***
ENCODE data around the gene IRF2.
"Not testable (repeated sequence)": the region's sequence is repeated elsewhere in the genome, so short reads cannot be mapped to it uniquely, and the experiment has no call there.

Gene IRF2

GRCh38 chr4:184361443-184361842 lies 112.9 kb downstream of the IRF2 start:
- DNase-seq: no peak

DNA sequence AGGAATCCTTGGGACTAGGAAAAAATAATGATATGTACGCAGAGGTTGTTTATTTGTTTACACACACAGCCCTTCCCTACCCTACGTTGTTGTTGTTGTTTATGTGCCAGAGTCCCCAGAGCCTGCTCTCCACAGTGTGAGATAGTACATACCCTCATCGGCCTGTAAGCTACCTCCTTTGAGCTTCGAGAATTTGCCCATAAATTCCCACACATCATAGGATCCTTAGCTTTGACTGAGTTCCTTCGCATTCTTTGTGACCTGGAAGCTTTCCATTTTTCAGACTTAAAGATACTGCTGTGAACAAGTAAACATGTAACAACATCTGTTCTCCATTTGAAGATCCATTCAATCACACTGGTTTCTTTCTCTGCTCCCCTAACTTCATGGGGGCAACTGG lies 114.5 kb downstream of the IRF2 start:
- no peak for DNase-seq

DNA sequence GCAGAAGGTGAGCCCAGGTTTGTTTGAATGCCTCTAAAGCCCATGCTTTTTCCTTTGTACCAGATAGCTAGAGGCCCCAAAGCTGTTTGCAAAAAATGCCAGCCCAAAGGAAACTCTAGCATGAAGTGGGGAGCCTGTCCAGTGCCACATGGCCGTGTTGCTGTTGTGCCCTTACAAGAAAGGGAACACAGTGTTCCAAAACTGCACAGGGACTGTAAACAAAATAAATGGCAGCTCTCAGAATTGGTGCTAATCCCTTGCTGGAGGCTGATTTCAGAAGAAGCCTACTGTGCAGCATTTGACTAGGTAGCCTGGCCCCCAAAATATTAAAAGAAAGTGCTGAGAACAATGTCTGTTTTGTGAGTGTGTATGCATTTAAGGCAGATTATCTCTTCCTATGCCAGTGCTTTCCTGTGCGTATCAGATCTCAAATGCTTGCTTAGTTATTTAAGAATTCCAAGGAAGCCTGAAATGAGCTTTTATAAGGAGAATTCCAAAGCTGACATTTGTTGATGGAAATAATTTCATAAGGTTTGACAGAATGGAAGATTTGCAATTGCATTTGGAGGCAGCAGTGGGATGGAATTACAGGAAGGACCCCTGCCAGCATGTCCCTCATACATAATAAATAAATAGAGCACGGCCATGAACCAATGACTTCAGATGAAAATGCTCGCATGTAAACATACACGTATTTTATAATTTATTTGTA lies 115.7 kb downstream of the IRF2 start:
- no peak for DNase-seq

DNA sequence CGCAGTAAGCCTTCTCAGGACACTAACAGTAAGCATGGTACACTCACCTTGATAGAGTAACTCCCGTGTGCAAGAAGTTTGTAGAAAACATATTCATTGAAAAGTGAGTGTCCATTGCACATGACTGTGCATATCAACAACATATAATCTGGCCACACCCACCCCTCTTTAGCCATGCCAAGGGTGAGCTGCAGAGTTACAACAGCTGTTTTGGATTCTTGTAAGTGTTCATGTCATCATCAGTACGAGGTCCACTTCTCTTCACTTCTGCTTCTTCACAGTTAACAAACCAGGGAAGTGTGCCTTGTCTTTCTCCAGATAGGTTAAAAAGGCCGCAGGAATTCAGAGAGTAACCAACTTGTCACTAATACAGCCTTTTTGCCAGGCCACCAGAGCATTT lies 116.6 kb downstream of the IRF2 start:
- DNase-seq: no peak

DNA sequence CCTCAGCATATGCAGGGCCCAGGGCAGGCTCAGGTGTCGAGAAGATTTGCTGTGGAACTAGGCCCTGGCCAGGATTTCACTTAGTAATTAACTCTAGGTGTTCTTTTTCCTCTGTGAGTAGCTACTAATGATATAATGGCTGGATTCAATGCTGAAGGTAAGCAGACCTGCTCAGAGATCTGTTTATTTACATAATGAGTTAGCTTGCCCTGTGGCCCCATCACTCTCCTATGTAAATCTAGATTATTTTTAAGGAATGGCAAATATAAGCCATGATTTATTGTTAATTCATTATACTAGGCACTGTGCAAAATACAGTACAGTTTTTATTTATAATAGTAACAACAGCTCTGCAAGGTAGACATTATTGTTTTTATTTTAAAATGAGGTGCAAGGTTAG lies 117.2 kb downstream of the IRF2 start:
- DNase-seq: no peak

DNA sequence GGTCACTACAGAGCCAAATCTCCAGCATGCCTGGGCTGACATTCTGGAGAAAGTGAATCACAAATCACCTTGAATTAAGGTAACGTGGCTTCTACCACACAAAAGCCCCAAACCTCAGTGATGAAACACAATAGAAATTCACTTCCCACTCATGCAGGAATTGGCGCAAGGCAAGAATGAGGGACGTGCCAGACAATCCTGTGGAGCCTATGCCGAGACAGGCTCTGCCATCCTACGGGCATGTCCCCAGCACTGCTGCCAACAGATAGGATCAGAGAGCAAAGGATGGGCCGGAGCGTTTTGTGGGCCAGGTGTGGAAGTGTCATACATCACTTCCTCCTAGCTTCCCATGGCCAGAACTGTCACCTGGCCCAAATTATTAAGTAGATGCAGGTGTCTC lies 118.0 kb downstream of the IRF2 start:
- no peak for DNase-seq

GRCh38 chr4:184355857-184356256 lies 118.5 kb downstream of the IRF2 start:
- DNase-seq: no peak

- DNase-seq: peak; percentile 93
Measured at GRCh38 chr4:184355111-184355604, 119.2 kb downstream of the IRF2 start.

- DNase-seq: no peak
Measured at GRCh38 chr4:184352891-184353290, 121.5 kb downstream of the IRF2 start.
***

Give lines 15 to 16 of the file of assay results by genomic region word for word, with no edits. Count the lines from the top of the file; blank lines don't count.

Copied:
- no peak for DNase-seq

GRCh38 chr4:184355857-184356256 lies 118.5 kb downstream of the IRF2 start: